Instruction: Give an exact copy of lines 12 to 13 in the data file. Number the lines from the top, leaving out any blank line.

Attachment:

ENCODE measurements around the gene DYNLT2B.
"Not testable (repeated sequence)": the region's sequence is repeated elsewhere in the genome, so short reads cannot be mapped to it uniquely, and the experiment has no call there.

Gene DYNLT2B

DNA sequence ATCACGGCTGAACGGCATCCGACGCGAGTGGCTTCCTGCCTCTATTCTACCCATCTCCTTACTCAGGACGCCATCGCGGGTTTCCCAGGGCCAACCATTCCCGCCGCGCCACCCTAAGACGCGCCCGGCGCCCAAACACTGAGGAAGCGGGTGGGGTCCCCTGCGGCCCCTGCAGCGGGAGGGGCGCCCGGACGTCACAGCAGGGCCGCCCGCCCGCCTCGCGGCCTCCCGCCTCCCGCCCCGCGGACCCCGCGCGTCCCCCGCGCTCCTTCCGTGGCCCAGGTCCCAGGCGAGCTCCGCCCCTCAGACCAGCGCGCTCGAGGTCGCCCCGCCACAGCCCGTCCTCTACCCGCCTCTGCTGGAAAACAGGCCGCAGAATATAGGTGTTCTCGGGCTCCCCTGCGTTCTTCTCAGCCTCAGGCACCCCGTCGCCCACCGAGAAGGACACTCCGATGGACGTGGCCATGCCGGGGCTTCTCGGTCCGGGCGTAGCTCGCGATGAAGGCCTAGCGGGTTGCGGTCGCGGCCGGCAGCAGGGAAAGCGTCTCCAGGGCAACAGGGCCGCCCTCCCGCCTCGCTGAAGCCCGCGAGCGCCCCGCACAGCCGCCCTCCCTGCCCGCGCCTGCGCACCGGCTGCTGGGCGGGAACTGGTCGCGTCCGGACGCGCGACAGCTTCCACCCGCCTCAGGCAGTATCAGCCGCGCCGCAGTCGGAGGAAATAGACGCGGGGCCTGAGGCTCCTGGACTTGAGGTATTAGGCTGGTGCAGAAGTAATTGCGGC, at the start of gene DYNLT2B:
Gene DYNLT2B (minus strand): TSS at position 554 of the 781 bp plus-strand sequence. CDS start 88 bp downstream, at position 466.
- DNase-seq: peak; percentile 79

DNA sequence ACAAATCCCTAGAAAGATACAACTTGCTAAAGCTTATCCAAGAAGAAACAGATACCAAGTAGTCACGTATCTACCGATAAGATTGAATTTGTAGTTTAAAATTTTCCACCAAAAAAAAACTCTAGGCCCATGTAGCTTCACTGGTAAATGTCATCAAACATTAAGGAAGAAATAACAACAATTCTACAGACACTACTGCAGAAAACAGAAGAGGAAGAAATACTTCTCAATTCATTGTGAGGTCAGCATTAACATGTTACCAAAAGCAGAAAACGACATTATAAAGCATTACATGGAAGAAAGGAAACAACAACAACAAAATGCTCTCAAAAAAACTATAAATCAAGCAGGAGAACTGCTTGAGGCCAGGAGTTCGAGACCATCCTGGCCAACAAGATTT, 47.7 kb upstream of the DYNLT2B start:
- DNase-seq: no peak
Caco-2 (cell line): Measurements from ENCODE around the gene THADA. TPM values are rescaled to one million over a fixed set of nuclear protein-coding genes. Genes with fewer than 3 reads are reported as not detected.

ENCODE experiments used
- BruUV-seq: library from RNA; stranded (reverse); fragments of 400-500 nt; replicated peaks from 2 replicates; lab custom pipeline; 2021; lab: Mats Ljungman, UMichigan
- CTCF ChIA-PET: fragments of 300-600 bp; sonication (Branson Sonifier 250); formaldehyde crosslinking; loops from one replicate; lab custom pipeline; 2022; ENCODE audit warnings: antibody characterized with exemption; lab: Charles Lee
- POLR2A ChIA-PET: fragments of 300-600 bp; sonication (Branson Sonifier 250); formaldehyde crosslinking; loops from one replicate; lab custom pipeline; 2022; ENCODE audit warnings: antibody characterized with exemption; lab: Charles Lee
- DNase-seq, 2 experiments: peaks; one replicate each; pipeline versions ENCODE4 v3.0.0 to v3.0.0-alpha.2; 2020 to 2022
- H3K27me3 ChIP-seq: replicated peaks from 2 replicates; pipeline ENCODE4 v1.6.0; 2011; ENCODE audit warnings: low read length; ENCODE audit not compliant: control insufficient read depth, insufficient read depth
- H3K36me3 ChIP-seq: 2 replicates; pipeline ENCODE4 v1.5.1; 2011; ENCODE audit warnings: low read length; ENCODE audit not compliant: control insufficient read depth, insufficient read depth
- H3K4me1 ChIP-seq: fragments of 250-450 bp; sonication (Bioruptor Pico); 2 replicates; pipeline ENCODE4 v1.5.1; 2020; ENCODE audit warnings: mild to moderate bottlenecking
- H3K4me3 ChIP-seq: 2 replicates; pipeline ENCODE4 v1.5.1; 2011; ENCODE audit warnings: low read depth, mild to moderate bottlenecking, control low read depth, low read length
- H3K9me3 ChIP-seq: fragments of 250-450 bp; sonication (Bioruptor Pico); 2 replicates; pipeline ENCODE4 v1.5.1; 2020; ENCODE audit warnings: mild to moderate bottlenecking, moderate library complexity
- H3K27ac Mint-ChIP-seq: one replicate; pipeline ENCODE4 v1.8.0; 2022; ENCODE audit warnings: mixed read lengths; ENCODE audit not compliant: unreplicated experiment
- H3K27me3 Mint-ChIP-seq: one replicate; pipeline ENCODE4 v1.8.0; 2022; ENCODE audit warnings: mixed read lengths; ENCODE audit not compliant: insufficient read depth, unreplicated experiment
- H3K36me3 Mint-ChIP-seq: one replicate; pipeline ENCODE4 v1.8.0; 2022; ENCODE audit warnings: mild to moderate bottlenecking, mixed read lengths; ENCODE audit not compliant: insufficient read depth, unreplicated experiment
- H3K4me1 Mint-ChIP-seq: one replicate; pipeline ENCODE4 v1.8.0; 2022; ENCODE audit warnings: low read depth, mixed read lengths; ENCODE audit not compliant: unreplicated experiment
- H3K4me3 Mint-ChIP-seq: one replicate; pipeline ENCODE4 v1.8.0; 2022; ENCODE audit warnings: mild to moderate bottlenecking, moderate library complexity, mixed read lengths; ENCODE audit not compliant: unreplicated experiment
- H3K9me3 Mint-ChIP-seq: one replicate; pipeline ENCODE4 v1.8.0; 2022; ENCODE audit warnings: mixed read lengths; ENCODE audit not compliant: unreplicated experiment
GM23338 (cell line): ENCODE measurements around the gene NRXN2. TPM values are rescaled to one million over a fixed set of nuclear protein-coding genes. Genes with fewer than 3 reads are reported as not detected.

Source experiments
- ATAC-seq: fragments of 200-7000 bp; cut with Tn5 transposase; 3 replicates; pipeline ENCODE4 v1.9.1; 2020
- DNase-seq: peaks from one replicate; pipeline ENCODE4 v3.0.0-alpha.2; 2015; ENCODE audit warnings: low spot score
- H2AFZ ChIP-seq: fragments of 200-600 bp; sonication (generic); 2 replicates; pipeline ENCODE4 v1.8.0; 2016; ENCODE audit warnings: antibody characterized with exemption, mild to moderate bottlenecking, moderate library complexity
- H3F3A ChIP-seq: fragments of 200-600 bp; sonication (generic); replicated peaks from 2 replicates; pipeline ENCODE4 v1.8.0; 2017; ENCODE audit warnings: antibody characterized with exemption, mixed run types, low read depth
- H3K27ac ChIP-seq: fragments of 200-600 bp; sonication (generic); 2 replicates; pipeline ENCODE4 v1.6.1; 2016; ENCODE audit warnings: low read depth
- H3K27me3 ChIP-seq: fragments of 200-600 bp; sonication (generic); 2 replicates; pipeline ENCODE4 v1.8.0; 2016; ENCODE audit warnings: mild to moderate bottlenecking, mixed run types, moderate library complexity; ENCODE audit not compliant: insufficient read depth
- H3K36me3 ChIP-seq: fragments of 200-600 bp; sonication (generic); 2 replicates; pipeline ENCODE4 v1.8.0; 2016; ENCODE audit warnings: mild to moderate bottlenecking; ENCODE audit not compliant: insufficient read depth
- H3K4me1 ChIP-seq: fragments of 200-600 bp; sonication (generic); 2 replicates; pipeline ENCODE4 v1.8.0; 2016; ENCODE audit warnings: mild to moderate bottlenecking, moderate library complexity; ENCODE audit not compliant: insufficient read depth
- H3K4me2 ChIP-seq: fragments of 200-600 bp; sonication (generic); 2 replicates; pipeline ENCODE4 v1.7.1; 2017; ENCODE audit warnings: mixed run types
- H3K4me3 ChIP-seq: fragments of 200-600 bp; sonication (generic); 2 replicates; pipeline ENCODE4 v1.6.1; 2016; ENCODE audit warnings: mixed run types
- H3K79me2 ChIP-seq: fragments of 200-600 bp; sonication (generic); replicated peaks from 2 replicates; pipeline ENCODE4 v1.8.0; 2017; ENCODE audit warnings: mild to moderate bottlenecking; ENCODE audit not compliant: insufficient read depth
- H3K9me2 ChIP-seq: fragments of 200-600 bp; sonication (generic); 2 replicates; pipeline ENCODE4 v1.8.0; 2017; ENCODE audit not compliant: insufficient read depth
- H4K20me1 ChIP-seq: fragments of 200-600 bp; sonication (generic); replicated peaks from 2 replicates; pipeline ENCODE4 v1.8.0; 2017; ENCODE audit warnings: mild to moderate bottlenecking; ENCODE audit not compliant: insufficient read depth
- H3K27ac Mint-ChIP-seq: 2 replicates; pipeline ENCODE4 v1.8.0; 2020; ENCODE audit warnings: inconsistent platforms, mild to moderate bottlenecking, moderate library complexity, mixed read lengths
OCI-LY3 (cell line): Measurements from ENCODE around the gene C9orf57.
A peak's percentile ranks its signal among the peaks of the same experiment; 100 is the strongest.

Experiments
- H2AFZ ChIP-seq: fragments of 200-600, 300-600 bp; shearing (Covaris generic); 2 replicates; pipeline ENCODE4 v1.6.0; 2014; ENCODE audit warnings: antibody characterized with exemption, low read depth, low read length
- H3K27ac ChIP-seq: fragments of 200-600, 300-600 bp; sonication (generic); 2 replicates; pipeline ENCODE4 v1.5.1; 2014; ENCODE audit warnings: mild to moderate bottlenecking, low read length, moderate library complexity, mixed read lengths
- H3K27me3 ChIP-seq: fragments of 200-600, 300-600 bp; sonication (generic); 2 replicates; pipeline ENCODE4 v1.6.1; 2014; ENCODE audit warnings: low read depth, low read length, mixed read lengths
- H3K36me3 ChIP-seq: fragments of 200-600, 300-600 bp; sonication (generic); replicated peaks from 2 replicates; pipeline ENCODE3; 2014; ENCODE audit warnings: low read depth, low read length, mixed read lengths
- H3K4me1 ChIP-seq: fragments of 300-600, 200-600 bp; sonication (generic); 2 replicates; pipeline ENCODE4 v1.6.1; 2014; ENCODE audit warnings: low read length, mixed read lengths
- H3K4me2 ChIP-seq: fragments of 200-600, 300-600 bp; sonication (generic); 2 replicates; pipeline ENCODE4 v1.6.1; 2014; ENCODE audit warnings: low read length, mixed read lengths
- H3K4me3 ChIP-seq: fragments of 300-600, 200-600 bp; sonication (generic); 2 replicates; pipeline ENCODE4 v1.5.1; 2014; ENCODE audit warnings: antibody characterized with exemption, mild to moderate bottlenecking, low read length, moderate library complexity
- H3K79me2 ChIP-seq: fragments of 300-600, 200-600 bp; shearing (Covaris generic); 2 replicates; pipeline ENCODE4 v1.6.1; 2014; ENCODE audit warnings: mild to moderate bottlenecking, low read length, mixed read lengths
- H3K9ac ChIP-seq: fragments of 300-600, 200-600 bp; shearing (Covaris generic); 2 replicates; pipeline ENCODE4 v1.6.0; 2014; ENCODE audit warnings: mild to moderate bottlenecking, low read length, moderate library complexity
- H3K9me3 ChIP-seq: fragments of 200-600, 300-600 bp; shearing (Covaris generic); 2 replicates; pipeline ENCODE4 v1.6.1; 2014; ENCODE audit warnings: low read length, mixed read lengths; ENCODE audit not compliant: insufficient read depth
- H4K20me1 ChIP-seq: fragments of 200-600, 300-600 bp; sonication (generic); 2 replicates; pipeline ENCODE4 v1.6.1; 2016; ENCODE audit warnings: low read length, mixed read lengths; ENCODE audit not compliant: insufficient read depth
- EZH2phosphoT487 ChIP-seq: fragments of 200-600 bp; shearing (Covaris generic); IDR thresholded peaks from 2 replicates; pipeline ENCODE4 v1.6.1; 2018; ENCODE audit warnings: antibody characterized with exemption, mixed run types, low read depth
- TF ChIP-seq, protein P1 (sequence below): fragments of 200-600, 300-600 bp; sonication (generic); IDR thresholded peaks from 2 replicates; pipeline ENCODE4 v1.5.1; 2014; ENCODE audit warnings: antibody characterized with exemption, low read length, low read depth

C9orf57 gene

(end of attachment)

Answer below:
- CTCF ChIA-PET: fragments of 300-600 bp; sonication (Branson Sonifier 250); formaldehyde crosslinking; loops from one replicate; lab custom pipeline; 2022; ENCODE audit warnings: antibody characterized with exemption; lab: Charles Lee
- POLR2A ChIA-PET: fragments of 300-600 bp; sonication (Branson Sonifier 250); formaldehyde crosslinking; loops from one replicate; lab custom pipeline; 2022; ENCODE audit warnings: antibody characterized with exemption; lab: Charles Lee